Mark Milligan (00:46:08):

So you need it. That's my second question. You need a strong IT department to make sure you have secure system set up in place with your policies and procedures and protocol, right? So your equipment, I really want to make sure you're HIPAA compliant because as lens that earlier there has been a lowering of the shield of HIPAA during this COVID crisis. I'm going to sit here and tell you that you should always choose a HIPAA compliant, secure platform to deliver care if it's available. If it is not, then you may in that circumstance use a non HIPPA compliant platform, which we'll talk about later. But you need to do your due diligence in documenting why you chose that. And you need to document the time, the approximate length of time that that patient's PI was could have been compromised and the patient needs to be able to consent to this non HIPPA delivered care.

Mark Milligan (00:47:00):

Right? So I think that's an important part that a patient, like Lynn said about denial of their consent. You need to inform the patient, Hey, you know what? This isn't a secure platform. This is not a HIPAA compliant encrypted platform. Are you okay with continuing to go through with this? And they may or may not say yes, right? So you need to make sure that your connectivity reliable, you need to have bandwidth, audio and video interface quality. You need to make sure that the staff can use and learn the equipment both easily and onsite and remotely when needed. So can this function when you can't get to the clinic? Right. That's a great question. And is the system compatible with your current hardware software? Most tele-health systems right now can integrate. It just takes time. There's a process, typically integration of a telehealth system, depending on how you deploy, it can take a couple of weeks and maybe two to three weeks depending on branding and depending on how you want it to look.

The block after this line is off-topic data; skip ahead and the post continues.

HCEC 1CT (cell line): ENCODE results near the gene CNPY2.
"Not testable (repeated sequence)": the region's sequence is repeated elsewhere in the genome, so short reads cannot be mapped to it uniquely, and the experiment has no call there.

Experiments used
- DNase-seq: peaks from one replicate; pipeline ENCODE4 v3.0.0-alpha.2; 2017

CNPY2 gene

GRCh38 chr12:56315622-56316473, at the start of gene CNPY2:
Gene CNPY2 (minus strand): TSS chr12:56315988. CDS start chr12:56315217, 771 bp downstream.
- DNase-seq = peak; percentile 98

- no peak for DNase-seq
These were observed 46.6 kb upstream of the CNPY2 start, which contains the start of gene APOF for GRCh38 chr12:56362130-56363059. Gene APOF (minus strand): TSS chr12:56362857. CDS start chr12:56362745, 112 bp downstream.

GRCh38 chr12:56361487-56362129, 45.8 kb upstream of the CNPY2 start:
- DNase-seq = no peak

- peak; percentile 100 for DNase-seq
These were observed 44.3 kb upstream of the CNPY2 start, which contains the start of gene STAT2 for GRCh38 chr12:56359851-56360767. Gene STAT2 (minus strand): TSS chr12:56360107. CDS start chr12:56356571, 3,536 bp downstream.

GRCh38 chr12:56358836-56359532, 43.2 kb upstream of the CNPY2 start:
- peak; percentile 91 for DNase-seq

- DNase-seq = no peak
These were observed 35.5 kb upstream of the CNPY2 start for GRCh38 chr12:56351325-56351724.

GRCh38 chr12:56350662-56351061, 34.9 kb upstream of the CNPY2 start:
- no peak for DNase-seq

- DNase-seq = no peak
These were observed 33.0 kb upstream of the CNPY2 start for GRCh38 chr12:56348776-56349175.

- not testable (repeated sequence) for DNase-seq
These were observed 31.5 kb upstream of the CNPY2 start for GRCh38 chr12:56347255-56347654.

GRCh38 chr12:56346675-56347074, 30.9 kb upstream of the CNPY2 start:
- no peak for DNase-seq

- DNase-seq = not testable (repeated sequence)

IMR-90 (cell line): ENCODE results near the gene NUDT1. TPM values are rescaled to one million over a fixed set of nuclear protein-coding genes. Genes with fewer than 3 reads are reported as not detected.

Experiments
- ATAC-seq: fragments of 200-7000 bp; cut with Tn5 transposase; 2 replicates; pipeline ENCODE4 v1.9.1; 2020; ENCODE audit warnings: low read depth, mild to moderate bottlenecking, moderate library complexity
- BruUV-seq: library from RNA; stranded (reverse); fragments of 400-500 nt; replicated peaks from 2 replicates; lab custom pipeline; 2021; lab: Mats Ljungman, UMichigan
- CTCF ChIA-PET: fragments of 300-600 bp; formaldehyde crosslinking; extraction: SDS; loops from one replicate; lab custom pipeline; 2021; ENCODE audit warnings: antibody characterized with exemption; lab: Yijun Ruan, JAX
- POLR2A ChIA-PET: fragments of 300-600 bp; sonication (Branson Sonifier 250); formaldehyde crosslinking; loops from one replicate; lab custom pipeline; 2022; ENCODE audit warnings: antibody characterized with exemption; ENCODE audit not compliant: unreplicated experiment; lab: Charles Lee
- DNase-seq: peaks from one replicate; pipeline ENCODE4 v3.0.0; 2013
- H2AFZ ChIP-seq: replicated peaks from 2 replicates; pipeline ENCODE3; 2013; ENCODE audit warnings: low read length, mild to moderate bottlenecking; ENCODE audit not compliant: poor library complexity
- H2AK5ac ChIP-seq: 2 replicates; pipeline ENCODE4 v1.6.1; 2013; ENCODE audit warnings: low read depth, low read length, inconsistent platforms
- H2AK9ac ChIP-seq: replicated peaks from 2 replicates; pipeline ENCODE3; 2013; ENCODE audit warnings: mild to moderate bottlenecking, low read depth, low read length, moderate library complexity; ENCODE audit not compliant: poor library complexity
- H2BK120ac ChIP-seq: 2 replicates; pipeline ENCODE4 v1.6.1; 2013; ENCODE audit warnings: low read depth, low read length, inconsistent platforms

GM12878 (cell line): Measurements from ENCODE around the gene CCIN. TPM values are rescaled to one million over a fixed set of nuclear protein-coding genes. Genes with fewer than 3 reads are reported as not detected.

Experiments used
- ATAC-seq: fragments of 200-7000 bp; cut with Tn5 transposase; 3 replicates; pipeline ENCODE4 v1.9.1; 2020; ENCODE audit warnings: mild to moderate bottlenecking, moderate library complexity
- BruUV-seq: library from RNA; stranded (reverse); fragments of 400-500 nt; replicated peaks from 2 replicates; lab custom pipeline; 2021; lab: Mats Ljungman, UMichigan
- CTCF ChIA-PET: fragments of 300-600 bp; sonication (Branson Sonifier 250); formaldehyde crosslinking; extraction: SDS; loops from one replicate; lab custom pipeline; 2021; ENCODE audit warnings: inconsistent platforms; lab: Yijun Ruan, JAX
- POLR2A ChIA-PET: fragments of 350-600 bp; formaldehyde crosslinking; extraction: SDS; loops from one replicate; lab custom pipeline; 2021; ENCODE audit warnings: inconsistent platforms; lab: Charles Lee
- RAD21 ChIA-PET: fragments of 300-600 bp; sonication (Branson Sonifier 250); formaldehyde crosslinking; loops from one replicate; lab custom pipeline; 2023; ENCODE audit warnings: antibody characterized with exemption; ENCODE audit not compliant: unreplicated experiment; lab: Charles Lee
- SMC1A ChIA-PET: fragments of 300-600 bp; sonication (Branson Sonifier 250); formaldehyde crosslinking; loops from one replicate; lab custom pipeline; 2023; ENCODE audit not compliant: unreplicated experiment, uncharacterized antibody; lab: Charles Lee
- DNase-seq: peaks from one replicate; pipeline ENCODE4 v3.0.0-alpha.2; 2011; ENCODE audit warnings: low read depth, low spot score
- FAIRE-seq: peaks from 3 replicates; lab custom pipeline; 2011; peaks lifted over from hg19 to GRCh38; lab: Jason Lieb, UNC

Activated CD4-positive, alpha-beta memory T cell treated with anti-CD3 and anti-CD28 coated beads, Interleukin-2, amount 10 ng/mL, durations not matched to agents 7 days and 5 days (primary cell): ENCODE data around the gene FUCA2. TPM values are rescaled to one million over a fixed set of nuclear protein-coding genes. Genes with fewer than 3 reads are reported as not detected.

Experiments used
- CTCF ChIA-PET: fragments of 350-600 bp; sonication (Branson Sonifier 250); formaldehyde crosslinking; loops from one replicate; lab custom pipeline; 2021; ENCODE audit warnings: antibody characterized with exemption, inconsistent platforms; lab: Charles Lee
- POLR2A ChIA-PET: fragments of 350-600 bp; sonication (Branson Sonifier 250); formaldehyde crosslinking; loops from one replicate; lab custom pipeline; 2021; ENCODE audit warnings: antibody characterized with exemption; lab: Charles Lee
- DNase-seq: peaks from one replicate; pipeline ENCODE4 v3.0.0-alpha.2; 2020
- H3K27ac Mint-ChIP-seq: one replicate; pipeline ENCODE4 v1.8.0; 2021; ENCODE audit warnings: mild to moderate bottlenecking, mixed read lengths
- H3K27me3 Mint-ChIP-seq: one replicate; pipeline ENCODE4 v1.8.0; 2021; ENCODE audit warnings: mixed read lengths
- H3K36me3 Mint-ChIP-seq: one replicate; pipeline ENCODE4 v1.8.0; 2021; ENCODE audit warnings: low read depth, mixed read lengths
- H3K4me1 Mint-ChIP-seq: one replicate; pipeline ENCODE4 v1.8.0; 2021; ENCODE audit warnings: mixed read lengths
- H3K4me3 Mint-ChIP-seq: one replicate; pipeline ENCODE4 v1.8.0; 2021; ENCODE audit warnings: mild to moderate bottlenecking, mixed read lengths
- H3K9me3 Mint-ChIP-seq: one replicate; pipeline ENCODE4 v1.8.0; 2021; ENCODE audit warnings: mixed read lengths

Mark Milligan (00:47:55):